If you live in an urban environment, you’re in a position to bear witness and document inappropriate and abusive police behavior. If you see an African-American neighbor being detained by police, wait to see what happens. Get your phone out. Download the ACLU’s “Police Tape” app, and if you see something that looks off, take a video that will upload directly to their servers, in case your phone is confiscated. Whatever police may tell you, this is your legal right.
7. Educate yourself about the systematic inequality that leads to civil unrest.
The St. Louis American ran a powerful editorial today that fleshes out the history of Ferguson. When you finish reading that, go somewhere quiet for a bit and settle down with Ta-Nehisi Coates’s “The Case for Reparations.” Don’t stop there.
If you don’t have any African-American friends, you might want to think about why that is.
10. Okay, go ahead and tweet.
And Facebook. Tumblr. Instagram. Vine. Amplify the voices of people on the ground, and help counteract the damaging narratives being propagated by some mainstream media organizations. It’s the very least we can do.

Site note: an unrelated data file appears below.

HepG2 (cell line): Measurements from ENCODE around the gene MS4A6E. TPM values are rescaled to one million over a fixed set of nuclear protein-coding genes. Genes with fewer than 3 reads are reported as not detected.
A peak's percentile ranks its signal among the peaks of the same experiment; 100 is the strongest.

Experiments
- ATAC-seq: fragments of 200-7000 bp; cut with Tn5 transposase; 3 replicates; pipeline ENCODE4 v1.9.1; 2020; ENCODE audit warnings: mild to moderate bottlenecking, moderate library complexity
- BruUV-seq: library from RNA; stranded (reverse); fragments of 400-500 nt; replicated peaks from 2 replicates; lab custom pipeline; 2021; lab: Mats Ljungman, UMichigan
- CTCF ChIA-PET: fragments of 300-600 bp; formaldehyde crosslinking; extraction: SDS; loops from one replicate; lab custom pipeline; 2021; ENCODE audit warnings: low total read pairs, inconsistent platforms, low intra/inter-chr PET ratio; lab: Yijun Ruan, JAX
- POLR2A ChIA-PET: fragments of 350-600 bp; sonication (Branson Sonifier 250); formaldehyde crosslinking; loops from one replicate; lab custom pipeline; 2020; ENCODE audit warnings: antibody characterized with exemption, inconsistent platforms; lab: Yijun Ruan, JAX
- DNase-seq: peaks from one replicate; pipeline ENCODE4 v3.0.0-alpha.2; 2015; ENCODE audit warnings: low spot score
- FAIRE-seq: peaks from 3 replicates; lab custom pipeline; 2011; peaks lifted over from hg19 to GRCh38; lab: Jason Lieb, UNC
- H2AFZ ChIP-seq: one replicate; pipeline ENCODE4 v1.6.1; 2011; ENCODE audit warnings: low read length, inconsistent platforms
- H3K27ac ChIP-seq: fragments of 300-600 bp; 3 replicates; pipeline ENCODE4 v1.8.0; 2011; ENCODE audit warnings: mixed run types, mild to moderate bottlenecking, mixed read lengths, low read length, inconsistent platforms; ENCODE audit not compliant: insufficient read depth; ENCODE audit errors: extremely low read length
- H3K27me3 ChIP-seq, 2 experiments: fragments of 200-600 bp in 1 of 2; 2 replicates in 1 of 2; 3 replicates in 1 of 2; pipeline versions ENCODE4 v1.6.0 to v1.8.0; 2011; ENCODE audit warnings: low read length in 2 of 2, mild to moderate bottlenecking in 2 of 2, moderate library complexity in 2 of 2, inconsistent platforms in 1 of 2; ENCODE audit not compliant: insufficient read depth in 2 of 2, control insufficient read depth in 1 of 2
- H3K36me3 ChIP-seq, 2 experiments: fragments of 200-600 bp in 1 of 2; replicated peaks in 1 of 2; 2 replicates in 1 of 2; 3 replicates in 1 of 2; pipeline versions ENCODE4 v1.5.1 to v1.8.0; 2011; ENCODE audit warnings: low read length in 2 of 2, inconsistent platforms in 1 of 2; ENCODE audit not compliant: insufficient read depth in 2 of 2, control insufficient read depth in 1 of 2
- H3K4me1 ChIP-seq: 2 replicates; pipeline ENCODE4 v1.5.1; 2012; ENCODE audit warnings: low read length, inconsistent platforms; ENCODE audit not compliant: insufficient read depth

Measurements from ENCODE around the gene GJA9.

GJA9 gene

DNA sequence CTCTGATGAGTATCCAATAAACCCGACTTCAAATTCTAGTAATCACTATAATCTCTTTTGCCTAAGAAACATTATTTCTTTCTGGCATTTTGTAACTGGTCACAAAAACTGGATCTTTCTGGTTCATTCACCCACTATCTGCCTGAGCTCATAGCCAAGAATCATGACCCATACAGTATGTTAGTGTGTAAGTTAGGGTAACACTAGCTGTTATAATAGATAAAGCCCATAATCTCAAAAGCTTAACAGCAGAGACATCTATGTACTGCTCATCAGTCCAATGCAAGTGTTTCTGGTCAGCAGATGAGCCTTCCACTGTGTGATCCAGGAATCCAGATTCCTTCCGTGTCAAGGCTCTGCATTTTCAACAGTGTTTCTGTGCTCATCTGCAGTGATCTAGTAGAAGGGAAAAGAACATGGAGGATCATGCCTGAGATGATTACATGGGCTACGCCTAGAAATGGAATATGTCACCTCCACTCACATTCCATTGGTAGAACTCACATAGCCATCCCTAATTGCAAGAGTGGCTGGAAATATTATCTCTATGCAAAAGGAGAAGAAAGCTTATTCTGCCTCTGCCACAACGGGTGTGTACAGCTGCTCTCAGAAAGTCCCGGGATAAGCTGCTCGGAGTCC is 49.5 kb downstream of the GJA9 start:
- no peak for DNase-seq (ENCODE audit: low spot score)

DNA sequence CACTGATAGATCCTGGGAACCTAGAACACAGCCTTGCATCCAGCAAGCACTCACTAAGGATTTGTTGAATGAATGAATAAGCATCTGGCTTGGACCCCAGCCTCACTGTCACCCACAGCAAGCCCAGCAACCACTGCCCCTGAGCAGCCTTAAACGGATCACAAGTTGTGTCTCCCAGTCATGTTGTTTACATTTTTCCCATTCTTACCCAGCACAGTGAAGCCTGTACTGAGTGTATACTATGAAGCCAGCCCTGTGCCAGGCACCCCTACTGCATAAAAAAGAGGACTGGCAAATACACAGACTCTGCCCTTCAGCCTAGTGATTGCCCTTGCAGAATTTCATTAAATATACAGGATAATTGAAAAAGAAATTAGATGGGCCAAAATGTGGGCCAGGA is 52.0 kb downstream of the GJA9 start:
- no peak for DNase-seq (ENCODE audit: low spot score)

Sometimes i want to get a big ass tattoo on my abdomin in gothis script or something. I knew a dude who had one that said chaos. One of my friends has ‘ginger’ because he is. I think i would get one that says ‘jotun’ in either big gothicy script, or fancy runes.
So there’s a Japanese slang term, ‘chuunibyou’, that roughly translates to “Middle School 2nd Year Syndrome.” It is used to describe the stupid phases people go through when they are 14, like pretend to be really hardcore, act like they know everything, say they have mystical powers, etc.
I say fuck all cops because, rather than be critical and take a stand against their fellow officers, good cops are nowhere to be fucking seen when wild shit goes down. No police officer, especially police chief, gets on the news or social media or some type of fucking platform and says shit about bad cops. So fuck them. Fuck them for standing in camaraderie with corrupt individuals.
When your classmates wrinkled their noses at the scent of your lunch still lingering on your clothes,
Even though their ancestors had conquered half the world in search of the spices you ate.
How they jeered at your mother’s bindi, making crude jokes about how ridiculous it looked on her,
And after ten years, how they all wore the exact same ornament on their own foreheads to keep up with the current trends.
When they repeatedly stumbled over the sharp letters which formed your name, forcing you to repeat yourself several times before giving up;
Only to have those very letters tattooed on their own flesh, in a language they do not comprehend.
Your culture belongs to you,
Not to them.